That story we had earlier tonight about Cowboys owner Jerry Jones, if that's what it is (and our news director thinks it is), is yet another example of the decline of journalism as we once knew it.
Our business now, too many times, is a fat kid in a T-shirt in his mother's basement, eating Cheetos and writing his blogs — and we make it news.
Jerry Jones in a bar, being Jerry Jones, is not news to me. And the fact that some creep slides up to Jones, records the conversation without Jones knowing, then tries to sell that recording — and that becomes news — is an embarrassment to us all.
Cowboys public relations director Rich Dalrymple says it's the world we live in.
I don't want to be a part of that world.
The news director, the assistant news director and I talked about it earlier today. I said I wouldn't do the story; they decided to do it anyway, saying it wasn't an easy choice, but a choice they had to make.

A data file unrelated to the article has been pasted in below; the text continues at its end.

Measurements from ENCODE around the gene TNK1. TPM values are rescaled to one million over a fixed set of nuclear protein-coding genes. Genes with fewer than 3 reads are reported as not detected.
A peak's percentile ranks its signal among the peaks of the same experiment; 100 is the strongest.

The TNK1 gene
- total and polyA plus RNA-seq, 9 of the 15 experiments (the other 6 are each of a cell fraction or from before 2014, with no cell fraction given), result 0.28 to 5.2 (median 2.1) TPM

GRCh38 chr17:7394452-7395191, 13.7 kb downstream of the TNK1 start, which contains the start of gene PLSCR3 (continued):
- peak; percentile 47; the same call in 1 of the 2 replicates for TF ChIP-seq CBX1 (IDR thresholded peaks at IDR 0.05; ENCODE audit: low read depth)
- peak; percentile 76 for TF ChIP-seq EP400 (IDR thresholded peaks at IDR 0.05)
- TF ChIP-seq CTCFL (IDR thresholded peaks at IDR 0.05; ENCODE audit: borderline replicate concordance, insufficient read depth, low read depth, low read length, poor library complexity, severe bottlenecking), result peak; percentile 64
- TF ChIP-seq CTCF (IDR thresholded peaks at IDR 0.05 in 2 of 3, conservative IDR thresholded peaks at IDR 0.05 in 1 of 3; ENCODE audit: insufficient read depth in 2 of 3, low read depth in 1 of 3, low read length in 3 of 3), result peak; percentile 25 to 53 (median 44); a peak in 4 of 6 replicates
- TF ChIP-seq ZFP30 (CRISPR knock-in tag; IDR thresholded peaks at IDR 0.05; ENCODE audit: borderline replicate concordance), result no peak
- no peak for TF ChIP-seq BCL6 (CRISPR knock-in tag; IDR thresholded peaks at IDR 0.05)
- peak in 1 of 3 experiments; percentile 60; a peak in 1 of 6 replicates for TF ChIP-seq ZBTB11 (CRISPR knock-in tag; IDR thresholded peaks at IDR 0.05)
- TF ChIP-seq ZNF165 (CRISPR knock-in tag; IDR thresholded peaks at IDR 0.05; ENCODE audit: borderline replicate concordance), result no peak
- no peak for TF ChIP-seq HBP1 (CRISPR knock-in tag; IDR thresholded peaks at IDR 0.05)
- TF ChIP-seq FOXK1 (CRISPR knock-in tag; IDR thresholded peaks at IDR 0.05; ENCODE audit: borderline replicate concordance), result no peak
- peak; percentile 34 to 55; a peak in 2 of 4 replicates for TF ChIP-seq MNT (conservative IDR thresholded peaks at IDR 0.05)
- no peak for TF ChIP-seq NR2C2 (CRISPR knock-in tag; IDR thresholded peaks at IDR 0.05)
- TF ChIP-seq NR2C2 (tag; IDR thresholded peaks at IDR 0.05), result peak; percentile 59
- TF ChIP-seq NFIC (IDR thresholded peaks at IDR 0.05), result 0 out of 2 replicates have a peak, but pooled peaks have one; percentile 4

Their position was, Jones is a public figure, and the story's already out there, so we had to do it, too.
That's the standard now. Public figures are fair game, and our game is reduced to following the lead of others.
No one wants to lead anymore; everyone wants to follow. And this "public figure" argument rings hollow, too.
This station, and every station in America, always uses the argument about "public figures" when they run some of these ridiculous, embarrassing stories — unless it's one of their "public figures."
The bad stories, the embarrassing stories, about some of the most powerful people in this town — the stories about the people who come into your home every night at 6 and 10 — those stories somehow never see the light of day, unless one of the other stations decides to (and sometimes, they do).
News anchors who commit suicide "passed away during the night."
News anchors posing for pictures with drug dealers are cropped out of the shot so a Cowboys player can be shown.
It's a slippery slope we're on, and we've been sliding downhill a long time now because no one wants to lead anymore... everyone wants to follow.
It was Ralph Waldo Emerson who said: "Do not follow where the path may lead. Go, instead, where there is no path and leave a trail."
The news management here had that opportunity. And while better than most on most days, on this day... this decision was the wrong decision.